May 14, 2013
National Journal Highlights "Beyond Boom and Bust" in Weekly Forum
The findings and recommendations of our new report "Beyond Boom and Bust" continue to generate a healthy discussion.
The report, widely acclaimed and recently endorsed by the New York Times, is the feature of this week's Energy Experts forum at the National Journal. The forum, hosted by Journal reporter Amy Harder, posed the question "Boom and Bust: Renewable Energy's Future?" The report, which we co-authored with experts at the Brookings Institution and the World Resources Institute, has prompted a lively and diverse exchange, with insightful input coming from industry representatives, policy analysts, and government officials, including "Beyond Boom and Bust" co-authors Alex Trembath and Mark Muro, Pew Clean Energy Program Director Phyllis Cutino, and Department of Energy Loan Program Director Richard Kauffman.
Below we've pasted the contribution from Breakthrough energy and climate policy analyst Alex Trembath, who argues that the clean tech sector's recent successes combined with the looming subsidy cliff demand a reform of federal clean energy policy that prioritizes innovation, cost declines, and competitive markets.
Click here to view the entire National Journal Energy Experts Forum "Boom and Bust: Renewable Energy's Future?"
Clean Tech's Growing Pains
By Alex Trembath
The US clean tech sector has been on a roll. Rapid growth in the last few years has been powered by expanding demand for low-carbon energy and falling prices for key technologies, including solar panels, wind turbines, and advanced vehicle batteries. But these advances bring along mounting burdens for government budgets, with clean tech deployment subsidies ballooning with every new megawatt installed. Meanwhile, the plummeting cost of natural gas, precipitated by the ongoing American shale boom, has pushed back the goal posts for low-carbon power technologies.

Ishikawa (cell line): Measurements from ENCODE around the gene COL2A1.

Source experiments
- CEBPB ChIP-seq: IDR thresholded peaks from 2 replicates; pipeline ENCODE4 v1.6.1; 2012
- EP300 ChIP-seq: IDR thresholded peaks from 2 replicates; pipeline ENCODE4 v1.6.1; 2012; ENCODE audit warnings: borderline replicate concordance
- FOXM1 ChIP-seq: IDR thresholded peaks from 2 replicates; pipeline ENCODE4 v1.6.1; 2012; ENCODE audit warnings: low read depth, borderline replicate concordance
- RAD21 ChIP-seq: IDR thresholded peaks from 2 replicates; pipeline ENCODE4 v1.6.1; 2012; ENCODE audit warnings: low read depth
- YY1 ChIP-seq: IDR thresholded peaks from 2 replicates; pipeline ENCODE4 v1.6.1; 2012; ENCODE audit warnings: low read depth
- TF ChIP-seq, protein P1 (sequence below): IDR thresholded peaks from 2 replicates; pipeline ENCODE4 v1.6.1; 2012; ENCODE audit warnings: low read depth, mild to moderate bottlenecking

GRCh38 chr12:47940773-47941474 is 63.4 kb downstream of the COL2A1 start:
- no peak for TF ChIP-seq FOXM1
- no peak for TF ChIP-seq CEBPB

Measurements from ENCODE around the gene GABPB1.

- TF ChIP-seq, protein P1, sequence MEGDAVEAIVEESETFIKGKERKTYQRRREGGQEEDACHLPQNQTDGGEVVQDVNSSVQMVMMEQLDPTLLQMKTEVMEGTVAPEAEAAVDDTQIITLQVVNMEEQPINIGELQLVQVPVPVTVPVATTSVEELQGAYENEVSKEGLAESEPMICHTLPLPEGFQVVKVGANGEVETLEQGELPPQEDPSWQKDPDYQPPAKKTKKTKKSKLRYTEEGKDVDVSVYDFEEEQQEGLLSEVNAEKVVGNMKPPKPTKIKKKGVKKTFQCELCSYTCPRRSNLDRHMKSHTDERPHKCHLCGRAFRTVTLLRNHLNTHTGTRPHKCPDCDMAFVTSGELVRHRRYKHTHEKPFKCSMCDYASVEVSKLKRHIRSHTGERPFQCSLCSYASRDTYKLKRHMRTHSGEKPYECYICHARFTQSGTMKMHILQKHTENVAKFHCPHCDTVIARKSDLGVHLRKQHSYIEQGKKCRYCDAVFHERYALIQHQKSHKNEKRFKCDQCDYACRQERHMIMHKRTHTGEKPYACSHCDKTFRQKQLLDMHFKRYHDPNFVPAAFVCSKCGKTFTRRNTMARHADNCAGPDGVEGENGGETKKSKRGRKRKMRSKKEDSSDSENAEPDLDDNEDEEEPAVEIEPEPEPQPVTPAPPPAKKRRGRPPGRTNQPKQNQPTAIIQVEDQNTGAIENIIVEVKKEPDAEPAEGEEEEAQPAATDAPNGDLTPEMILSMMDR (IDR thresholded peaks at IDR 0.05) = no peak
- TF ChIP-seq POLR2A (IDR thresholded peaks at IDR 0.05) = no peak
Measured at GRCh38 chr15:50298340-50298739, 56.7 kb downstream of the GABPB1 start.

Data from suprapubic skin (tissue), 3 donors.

Most critically, clean tech's key support policies are on the verge of en masse expiration. As documented in a report we released last month with Mark Muro at the Brookings Institution and Letha Tawney at the World Resources Institute, a majority of federal clean tech subsidies will expire before 2014. By that year, the sector will suffer a 75 percent decline in federal spending, from a high of $44.3 billion in 2009 to only $11 billion in 2014. Our report, titled "Beyond Boom and Bust: Putting Clean Tech on a Path to Subsidy Independence," chronicles this sharp draw-down, and proposes a policy reform platform that will more efficiently drive clean energy technologies to unsubsidized commercial maturity.
The challenges facing clean tech are not harbingers of failure, but growing pains faced by maturing domestic industries. Solar panel prices have dropped 75 percent while annual installations grew 10 times between 2008 and 2011, but American manufacturers are feeling the squeeze of declining margins. The nation's wind turbine manufacturing base has grown with the impressive surge of wind-generated electricity, but the expiration of the federal Production Tax Credit for wind (PTC) at the end of 2012 threatens the industry with factory closings and stunted growth. Electric vehicles have made headway with the release of the Chevy Volt and the Nissan Leaf, but these models have been slow getting to market. And though the Nuclear Regulatory Commission recently approved the first new nuclear reactors in decades, the projects have been plagued by delays and high costs.